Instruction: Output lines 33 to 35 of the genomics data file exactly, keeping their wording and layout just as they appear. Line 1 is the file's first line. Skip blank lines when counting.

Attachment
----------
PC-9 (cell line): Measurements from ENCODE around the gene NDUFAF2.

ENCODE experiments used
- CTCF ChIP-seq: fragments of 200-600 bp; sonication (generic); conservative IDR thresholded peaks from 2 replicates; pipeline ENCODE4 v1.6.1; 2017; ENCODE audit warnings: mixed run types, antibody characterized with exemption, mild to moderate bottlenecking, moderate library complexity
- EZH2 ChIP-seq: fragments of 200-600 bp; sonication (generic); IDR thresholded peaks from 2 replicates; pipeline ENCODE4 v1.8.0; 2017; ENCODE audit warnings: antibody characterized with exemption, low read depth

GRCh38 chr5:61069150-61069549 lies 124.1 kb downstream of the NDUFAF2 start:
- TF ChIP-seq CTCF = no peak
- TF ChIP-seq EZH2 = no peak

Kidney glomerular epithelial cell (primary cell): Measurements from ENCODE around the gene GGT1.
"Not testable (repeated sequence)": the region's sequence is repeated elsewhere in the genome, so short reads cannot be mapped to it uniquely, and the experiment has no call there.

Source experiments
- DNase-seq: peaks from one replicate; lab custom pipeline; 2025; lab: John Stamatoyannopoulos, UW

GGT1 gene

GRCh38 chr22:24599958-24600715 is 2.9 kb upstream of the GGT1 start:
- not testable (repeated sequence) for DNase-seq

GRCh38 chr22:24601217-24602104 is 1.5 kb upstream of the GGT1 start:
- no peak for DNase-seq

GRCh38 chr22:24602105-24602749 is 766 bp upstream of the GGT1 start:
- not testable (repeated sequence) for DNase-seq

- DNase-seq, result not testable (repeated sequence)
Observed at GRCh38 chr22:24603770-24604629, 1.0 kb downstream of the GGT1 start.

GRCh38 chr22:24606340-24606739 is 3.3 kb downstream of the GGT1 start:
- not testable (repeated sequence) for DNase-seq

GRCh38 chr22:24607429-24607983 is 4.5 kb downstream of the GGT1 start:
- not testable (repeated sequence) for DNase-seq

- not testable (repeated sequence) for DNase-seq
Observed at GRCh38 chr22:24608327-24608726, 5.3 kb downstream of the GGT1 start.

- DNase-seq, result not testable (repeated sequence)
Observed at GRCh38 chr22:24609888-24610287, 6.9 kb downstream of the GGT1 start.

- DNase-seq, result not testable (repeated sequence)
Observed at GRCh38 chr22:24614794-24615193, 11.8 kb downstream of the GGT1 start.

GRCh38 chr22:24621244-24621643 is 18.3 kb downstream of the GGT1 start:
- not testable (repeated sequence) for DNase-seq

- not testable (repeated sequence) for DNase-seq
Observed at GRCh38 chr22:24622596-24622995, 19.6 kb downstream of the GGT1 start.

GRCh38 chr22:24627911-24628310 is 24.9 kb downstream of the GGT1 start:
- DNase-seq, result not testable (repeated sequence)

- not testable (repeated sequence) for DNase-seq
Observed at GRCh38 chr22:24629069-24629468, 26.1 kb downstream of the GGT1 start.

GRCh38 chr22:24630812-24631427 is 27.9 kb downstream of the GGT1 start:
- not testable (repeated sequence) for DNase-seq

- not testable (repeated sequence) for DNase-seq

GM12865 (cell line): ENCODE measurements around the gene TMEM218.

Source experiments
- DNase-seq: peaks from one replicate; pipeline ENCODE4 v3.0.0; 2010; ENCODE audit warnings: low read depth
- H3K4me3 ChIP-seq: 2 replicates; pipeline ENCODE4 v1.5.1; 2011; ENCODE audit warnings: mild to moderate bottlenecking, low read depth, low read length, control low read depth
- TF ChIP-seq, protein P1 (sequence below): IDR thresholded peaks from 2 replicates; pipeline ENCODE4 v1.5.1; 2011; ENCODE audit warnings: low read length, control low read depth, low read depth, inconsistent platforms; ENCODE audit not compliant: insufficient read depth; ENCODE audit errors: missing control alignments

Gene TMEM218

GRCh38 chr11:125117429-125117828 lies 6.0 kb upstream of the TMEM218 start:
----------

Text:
- not testable (repeated sequence) for DNase-seq
Observed at GRCh38 chr22:24622596-24622995, 19.6 kb downstream of the GGT1 start.

GRCh38 chr22:24627911-24628310 is 24.9 kb downstream of the GGT1 start: